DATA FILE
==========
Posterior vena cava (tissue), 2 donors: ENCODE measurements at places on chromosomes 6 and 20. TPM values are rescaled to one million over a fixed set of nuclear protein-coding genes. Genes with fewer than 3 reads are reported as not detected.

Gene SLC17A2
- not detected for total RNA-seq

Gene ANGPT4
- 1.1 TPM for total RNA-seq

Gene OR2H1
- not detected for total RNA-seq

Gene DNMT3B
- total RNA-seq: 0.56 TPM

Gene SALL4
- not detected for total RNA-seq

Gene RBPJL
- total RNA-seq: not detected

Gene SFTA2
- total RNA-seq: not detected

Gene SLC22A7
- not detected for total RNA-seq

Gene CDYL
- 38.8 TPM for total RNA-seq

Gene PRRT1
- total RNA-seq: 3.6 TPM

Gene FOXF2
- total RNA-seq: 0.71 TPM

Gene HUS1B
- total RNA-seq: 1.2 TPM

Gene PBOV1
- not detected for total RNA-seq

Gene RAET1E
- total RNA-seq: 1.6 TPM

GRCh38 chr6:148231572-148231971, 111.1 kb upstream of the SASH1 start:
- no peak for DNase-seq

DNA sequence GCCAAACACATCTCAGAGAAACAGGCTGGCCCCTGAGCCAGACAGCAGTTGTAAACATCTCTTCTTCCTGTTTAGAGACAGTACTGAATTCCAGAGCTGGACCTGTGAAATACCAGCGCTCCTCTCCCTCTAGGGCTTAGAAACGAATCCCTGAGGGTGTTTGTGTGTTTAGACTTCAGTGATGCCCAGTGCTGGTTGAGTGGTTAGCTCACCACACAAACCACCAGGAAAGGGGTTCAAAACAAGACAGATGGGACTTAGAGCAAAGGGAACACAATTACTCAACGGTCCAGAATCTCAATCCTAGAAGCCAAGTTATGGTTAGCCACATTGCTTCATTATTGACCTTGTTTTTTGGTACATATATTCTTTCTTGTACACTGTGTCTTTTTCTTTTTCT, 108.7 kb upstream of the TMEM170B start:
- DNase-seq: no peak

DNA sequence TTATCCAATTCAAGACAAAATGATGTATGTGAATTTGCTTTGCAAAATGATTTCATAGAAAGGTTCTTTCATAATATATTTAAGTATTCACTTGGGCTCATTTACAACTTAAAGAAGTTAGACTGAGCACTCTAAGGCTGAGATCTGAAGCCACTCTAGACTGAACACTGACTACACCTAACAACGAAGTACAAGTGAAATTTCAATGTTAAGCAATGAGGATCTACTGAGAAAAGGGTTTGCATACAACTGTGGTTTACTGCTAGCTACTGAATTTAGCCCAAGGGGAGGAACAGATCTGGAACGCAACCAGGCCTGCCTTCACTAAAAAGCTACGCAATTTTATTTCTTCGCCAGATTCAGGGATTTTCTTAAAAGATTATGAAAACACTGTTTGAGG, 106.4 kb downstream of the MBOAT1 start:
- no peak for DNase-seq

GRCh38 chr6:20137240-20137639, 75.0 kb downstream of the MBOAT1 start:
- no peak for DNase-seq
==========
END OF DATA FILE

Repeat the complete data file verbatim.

Posterior vena cava (tissue), 2 donors: ENCODE measurements at places on chromosomes 6 and 20. TPM values are rescaled to one million over a fixed set of nuclear protein-coding genes. Genes with fewer than 3 reads are reported as not detected.

Gene SLC17A2
- not detected for total RNA-seq

Gene ANGPT4
- 1.1 TPM for total RNA-seq

Gene OR2H1
- not detected for total RNA-seq

Gene DNMT3B
- total RNA-seq: 0.56 TPM

Gene SALL4
- not detected for total RNA-seq

Gene RBPJL
- total RNA-seq: not detected

Gene SFTA2
- total RNA-seq: not detected

Gene SLC22A7
- not detected for total RNA-seq

Gene CDYL
- 38.8 TPM for total RNA-seq

Gene PRRT1
- total RNA-seq: 3.6 TPM

Gene FOXF2
- total RNA-seq: 0.71 TPM

Gene HUS1B
- total RNA-seq: 1.2 TPM

Gene PBOV1
- not detected for total RNA-seq

Gene RAET1E
- total RNA-seq: 1.6 TPM

GRCh38 chr6:148231572-148231971, 111.1 kb upstream of the SASH1 start:
- no peak for DNase-seq

DNA sequence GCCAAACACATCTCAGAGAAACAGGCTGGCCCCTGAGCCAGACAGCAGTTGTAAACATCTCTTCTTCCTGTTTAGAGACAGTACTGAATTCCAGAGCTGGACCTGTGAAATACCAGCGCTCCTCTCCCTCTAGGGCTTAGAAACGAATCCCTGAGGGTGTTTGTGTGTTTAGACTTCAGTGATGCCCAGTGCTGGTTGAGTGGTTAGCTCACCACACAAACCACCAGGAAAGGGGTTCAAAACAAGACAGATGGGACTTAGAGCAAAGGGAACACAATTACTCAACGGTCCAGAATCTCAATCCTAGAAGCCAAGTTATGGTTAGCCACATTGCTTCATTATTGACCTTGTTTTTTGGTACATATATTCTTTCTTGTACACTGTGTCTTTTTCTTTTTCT, 108.7 kb upstream of the TMEM170B start:
- DNase-seq: no peak

DNA sequence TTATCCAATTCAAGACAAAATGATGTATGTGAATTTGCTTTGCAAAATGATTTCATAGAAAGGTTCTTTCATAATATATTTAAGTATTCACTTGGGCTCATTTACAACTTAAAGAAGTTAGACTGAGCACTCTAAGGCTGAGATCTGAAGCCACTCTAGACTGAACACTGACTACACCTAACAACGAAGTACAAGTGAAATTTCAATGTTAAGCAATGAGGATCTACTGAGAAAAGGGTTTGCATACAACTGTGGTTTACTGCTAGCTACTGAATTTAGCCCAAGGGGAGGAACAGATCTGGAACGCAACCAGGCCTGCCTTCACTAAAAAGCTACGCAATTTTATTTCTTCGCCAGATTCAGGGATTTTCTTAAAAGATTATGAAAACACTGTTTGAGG, 106.4 kb downstream of the MBOAT1 start:
- no peak for DNase-seq

GRCh38 chr6:20137240-20137639, 75.0 kb downstream of the MBOAT1 start:
- no peak for DNase-seq